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The New York Times And Boston Scientific: Two Different Ways Of Innovating With Information Technology

1918 words - 8 pages

Saint Mary's University

Chapter 1 / Foundations of Information Systems in Business




The New York Times and
Boston Scientific: Two Different
Ways of Innovating with
Information Technology


and the resources to turn their ideas into reality. Typical projects
are measured against criteria like revenue potential or journalistic value. R&D projects aren’t. “Since we build software, there’s
no huge capital investment up front,” Frons says, “which allows
us to experiment. The emphasis is on rapid development.”
Times Widgets, a widget-making platform, was a contest winner, as was the recently launched Times Wire, a near
real-time customizable interface for online content. “We’re ...view middle of the document...

Milk, the story of San Franciscan activist Harvey
Milk, was popular in San Francisco and other city centers,
but not so much in the suburbs of southern cities (such as
Dallas and Atlanta). Mad Men, the 1960s-set drama about
advertising execs, was hot in parts of Manhattan and Brooklyn, but not in any other major cities. It barely got mention
in Denver and Dallas, and not at all in Miami.
The map does show some interesting trends: Big blockbusters were not as popular in city centers (Wanted and Transformers: Revenge of the Fallen, barely made a splash in the city
centers of Manhattan and San Francisco), although this could
be due to the fact that a lot of people see blockbusters in
movie theaters. Last Chance Harvey, a romantic comedy starring Dustin Hoffman and Emma Thompson, was enjoyed in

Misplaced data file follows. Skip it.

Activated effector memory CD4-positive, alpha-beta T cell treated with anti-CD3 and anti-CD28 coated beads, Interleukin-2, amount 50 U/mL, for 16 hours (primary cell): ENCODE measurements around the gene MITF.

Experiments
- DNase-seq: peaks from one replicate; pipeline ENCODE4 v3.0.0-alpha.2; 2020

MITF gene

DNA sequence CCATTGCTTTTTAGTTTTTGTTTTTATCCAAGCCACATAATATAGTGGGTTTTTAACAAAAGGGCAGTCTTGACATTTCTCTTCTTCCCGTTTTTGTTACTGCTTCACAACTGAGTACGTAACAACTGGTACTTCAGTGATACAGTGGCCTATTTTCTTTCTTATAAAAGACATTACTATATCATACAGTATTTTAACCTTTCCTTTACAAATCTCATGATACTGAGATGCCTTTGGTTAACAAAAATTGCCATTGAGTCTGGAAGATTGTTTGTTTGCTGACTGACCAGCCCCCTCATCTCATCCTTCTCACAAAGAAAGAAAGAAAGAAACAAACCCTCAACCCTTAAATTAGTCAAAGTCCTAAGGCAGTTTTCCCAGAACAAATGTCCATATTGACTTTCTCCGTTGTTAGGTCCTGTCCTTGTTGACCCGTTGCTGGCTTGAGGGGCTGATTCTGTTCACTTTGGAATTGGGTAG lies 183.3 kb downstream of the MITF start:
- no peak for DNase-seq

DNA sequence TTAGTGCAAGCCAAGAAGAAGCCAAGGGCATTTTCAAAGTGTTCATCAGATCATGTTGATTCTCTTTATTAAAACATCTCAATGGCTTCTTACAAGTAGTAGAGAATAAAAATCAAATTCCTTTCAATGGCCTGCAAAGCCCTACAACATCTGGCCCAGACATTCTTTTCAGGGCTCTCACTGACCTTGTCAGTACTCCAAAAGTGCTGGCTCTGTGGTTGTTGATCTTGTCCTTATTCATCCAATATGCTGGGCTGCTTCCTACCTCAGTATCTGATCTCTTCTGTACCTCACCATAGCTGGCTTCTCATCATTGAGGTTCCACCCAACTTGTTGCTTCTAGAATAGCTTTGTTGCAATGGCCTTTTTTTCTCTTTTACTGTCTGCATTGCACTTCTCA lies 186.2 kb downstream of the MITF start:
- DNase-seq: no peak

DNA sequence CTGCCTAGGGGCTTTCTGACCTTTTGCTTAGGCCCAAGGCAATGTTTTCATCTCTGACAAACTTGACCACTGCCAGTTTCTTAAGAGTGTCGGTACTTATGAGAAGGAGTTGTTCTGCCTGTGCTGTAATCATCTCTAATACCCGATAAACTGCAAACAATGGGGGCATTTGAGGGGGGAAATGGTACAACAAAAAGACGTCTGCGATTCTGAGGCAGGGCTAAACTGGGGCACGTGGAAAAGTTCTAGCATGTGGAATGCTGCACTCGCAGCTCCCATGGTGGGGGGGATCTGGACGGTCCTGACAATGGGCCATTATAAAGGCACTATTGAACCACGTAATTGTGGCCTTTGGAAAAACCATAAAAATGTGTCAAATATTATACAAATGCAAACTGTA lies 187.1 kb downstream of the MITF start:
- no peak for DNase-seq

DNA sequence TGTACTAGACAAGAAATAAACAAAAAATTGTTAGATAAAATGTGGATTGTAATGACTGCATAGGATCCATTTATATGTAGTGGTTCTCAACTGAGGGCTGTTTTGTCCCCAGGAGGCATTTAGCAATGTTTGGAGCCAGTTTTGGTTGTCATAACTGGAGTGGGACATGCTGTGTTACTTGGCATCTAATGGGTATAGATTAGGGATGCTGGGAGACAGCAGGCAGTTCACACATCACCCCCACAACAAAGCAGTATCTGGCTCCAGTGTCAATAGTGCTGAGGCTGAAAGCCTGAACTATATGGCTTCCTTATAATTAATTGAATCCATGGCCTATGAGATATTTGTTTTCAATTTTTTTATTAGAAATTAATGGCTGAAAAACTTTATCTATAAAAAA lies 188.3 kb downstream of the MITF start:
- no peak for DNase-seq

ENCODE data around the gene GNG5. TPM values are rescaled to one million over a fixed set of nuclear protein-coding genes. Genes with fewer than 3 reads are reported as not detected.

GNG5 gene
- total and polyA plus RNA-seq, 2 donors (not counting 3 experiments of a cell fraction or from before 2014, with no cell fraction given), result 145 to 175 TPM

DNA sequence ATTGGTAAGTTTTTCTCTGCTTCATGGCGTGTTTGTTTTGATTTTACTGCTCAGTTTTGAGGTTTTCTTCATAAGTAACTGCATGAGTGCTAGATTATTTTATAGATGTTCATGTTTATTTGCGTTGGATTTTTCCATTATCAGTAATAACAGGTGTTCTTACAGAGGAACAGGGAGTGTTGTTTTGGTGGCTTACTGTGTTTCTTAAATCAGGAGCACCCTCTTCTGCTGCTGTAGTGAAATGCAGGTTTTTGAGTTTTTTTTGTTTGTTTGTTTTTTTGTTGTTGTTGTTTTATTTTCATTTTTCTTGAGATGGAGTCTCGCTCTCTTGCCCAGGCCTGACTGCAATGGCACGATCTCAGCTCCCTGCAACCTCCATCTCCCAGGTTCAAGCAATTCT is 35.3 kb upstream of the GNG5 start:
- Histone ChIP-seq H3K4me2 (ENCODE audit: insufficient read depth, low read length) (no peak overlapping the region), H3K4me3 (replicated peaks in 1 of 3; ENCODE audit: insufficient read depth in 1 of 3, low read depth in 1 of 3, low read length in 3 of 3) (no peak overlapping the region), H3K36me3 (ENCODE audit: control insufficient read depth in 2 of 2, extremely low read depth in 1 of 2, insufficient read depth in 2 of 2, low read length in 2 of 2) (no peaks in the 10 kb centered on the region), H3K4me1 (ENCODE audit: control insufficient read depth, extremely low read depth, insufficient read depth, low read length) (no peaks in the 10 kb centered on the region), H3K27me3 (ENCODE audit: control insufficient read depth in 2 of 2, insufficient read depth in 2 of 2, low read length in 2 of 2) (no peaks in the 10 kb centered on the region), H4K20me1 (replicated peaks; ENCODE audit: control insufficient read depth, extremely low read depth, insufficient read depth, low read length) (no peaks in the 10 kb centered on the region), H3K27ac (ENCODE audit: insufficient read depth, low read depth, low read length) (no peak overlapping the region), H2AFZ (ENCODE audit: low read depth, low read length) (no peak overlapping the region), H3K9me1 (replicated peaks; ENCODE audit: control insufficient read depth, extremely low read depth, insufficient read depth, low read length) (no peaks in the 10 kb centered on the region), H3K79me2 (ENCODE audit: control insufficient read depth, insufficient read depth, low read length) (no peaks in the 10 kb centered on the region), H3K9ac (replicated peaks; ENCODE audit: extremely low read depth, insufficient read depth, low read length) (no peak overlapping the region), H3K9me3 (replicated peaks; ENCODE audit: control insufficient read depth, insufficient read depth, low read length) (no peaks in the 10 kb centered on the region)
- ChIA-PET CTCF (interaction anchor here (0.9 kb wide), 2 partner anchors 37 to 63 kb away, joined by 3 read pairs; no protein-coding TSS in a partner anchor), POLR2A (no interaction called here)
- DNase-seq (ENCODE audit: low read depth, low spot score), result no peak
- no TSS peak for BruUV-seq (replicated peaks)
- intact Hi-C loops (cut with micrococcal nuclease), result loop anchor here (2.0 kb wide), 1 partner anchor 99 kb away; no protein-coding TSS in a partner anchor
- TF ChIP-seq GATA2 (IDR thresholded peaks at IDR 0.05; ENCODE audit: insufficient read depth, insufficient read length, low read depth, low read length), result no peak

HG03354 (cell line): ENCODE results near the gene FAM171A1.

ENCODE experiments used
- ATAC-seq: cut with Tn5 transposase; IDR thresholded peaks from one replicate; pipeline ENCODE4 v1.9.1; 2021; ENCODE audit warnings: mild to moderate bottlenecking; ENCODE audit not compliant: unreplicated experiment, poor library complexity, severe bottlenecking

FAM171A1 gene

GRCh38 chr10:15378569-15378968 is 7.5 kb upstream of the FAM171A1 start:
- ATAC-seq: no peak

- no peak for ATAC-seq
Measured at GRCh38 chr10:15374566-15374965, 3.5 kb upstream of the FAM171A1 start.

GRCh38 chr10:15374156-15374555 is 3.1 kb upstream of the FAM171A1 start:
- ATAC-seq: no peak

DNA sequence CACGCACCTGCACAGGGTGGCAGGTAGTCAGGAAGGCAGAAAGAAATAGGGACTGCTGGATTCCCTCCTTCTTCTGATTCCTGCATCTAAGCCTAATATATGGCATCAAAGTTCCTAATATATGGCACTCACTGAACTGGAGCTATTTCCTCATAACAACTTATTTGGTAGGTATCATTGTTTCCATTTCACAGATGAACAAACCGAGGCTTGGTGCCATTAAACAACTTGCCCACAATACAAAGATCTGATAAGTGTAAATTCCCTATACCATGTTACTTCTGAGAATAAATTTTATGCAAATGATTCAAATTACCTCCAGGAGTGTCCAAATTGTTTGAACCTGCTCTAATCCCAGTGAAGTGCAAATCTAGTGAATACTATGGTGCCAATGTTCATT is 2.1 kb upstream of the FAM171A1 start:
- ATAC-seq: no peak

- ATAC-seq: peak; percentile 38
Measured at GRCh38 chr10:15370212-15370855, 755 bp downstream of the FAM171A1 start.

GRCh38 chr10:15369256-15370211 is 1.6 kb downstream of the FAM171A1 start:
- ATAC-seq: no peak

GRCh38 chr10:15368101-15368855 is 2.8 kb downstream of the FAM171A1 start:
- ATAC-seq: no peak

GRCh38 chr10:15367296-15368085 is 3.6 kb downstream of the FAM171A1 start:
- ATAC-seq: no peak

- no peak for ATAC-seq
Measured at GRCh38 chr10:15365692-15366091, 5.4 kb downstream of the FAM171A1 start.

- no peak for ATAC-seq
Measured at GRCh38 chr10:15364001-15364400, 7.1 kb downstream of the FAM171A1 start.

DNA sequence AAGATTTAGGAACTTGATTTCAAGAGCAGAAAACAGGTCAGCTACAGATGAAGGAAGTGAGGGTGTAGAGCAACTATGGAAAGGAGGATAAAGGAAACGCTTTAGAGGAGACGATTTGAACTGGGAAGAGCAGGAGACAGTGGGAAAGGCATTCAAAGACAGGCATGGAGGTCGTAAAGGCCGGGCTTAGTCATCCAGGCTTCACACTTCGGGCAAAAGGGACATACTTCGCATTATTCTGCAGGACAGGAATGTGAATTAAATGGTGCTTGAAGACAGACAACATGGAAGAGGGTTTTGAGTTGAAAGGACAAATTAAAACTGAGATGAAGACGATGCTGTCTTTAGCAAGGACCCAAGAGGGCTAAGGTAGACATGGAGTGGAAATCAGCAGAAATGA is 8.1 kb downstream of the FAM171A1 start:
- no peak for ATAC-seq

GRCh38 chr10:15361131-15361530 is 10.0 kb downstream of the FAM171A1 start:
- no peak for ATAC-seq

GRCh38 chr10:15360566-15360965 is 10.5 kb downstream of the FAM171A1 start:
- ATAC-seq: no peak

wealthier suburbs (such as Scarsdale), but not in city centers
(such as Manhattan). Tyler Perry’s movies (Tyler Perry’s
Madea Goes to Jail and Tyler Perry’s The Family That Preys)
were popular in predominantly black neighborhoods.
Much of what has been innovative thus far at The New
York Times can be classified as process or product innovation.
Typically, a healthy and growing company should be content with focusing 90 to 95 percent of its innovation dollars
on such core business innovation and 5 percent or 10 percent on new business models, says Mark Johnson, chairman




lmost everybody has a theory about how to save the
U.S. newspaper industry. The only consensus, it
seems, is that it needs to change fundamentally or it
could all but disappear. At The New York Times, tough times
have elevated IT-enabled innovation to the top of the agenda.
A research and development group, created in 2006, operates as a shared service across nearly two dozen newspapers, a radio station, and more than 50 Web sites.
“Our role is to accelerate our entry onto new platforms
by identifying opportunities, conceptualizing, and prototyping ideas,” explains Michael Zimbalist, the company’s vice
president of R&D.
Zimbalist’s staff of 12 includes experts in rapid prototyping, specialists in areas like mobile or cloud computing and
data miners who probe Web site data for insight into what
visitors do. They work within a common framework based
on idea generation, development, and diffusion throughout
the business. Recent projects included prototypes for new
display ad concepts, as well as BlackBerry applications for and the expert site The team’s work
is intended to supplement and support innovation taking
place within the business units. For example, the team is
prototyping E-Ink, an emerging display technology; some
business units can’t spare the resources to investigate it.
At, the design and product development
group of Marc Frons, CTO of Digital Operations, worked with
Zimbalist’s team and Adobe developers on the Times Reader
2.0 application, the next generation, on-screen reading system it
developed on the Adobe AIR platform. Frons...

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